Low level wage growth continues in Australia

Wage growth is up – but at an historically low rate – across both the public and private sector, according to the latest information from the Australian Bureau of Statistics (ABS).

Total hourly rates of pay (excluding bonuses) rose 0.5 per cent in the June quarter 2017. ABS noted that this continued a subdued rate of wage growth recorded over the last two years.

If we explore wage growth change over the 12 months leading to June 2017, it has also risen by 1.9 per cent.

However, this is an historically low level of wage growth.

Rates have been dropping since 2011, which saw a national percentage growth of 3.8 per cent.

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Source: ABS.gov.au

Why is this the case?

In 2015, the RBA released a bulletin outlining why wage growth has declined in Australia over the past few years. There are a few factors that come in to play.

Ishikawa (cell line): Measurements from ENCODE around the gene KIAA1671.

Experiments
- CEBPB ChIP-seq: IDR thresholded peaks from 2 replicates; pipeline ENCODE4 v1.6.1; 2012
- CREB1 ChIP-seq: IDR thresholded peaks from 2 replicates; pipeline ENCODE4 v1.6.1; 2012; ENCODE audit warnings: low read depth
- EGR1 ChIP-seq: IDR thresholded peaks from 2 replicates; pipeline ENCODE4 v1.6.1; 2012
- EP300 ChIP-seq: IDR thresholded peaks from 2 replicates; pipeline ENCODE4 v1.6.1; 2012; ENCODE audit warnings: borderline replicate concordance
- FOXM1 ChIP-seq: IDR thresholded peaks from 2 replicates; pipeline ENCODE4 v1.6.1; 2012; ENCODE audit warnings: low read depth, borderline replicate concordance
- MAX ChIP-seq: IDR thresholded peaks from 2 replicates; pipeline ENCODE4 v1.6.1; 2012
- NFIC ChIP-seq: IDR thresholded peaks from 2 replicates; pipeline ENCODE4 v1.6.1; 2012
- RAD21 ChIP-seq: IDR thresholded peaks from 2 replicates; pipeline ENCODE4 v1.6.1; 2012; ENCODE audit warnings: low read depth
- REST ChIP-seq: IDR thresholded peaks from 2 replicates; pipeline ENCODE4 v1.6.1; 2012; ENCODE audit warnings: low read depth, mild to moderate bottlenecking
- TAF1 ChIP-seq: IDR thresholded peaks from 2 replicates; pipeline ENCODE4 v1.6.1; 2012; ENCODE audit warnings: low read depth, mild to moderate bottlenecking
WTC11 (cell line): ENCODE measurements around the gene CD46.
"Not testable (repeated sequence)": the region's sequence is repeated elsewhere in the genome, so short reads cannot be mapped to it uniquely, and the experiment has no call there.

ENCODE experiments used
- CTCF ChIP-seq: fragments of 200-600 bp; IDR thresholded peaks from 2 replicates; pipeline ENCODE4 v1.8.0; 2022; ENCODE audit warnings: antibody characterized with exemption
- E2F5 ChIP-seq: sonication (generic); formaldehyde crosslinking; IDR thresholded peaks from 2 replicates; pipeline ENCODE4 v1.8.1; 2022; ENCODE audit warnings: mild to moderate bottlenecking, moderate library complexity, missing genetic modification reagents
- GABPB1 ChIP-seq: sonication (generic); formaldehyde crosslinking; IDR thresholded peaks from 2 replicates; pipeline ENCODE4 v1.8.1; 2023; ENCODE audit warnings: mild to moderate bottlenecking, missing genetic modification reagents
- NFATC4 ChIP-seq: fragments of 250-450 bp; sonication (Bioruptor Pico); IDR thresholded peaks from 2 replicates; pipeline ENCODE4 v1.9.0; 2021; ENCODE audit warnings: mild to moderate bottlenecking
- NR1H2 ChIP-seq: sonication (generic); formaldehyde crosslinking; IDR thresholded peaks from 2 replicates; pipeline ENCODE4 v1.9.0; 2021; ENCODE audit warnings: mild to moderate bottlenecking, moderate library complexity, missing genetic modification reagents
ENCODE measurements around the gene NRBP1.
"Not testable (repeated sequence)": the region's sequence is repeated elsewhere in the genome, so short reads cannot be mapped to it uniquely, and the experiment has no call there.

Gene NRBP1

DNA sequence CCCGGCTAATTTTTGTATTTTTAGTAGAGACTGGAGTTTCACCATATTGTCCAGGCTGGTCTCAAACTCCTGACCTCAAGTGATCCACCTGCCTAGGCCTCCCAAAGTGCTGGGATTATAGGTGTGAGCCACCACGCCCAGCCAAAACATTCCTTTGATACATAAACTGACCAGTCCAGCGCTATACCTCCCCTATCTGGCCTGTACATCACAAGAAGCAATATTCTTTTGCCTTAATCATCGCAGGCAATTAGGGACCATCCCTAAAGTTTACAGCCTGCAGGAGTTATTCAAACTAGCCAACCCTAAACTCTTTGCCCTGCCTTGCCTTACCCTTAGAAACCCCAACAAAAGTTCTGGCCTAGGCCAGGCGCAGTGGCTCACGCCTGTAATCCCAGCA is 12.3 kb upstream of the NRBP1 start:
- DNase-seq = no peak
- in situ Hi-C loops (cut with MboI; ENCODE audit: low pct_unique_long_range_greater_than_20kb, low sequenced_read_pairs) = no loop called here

1. Unemployment rates

Low wage growth is often observed to be associated with higher rates of unemployment.

“As slack in the labour market rises, employees become more anxious about their job security and become willing to accept lower wage growth as there are fewer opportunities for alternative employment and more competition for any given job vacancy.”

However, unemployment rates have been steadily falling in 2017, indicating that wage growth may see some improvement in the future.

  1. Inflation Expectations

When it comes to inflation, employees are concerned with the purchasing power of their wage in terms of the goods and services it affords, rather than its monetary value; i.e. “they are concerned about their real as opposed to nominal wage,” says the ABS bulletin. 

“Surveys of households and unions indicate that expected consumer price inflation for the year ahead has been below average.

“Expectations of inflation of consumer prices, while generally well anchored, appear to have a cyclical component that might feed back into wage outcomes,” said the ABS bulletin.

  1. End of the mining boom

Another factor that could be influencing Australia’s low wage growth is the end of the Australian mining boom.